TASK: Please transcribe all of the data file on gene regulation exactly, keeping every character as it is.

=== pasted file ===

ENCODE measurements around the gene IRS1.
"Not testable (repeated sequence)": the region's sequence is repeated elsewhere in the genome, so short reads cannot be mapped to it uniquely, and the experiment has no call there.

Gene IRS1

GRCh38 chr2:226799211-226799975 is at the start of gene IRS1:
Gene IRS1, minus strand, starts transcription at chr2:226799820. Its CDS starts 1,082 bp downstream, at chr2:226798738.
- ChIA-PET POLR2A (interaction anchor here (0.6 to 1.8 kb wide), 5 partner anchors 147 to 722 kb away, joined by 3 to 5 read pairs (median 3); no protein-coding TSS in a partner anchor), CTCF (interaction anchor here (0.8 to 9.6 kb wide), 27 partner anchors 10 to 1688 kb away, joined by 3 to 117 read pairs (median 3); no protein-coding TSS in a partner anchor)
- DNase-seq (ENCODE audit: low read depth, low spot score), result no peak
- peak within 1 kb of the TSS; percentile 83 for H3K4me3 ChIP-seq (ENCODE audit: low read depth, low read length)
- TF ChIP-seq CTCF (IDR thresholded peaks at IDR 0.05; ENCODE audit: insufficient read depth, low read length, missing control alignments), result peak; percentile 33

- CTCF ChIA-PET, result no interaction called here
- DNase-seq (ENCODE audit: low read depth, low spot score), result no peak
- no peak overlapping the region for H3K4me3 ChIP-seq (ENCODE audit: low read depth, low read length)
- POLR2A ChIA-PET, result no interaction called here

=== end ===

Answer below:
ENCODE measurements around the gene IRS1.
"Not testable (repeated sequence)": the region's sequence is repeated elsewhere in the genome, so short reads cannot be mapped to it uniquely, and the experiment has no call there.

Gene IRS1

GRCh38 chr2:226799211-226799975 is at the start of gene IRS1:
Gene IRS1, minus strand, starts transcription at chr2:226799820. Its CDS starts 1,082 bp downstream, at chr2:226798738.
- ChIA-PET POLR2A (interaction anchor here (0.6 to 1.8 kb wide), 5 partner anchors 147 to 722 kb away, joined by 3 to 5 read pairs (median 3); no protein-coding TSS in a partner anchor), CTCF (interaction anchor here (0.8 to 9.6 kb wide), 27 partner anchors 10 to 1688 kb away, joined by 3 to 117 read pairs (median 3); no protein-coding TSS in a partner anchor)
- DNase-seq (ENCODE audit: low read depth, low spot score), result no peak
- peak within 1 kb of the TSS; percentile 83 for H3K4me3 ChIP-seq (ENCODE audit: low read depth, low read length)
- TF ChIP-seq CTCF (IDR thresholded peaks at IDR 0.05; ENCODE audit: insufficient read depth, low read length, missing control alignments), result peak; percentile 33

- CTCF ChIA-PET, result no interaction called here
- DNase-seq (ENCODE audit: low read depth, low spot score), result no peak
- no peak overlapping the region for H3K4me3 ChIP-seq (ENCODE audit: low read depth, low read length)
- POLR2A ChIA-PET, result no interaction called here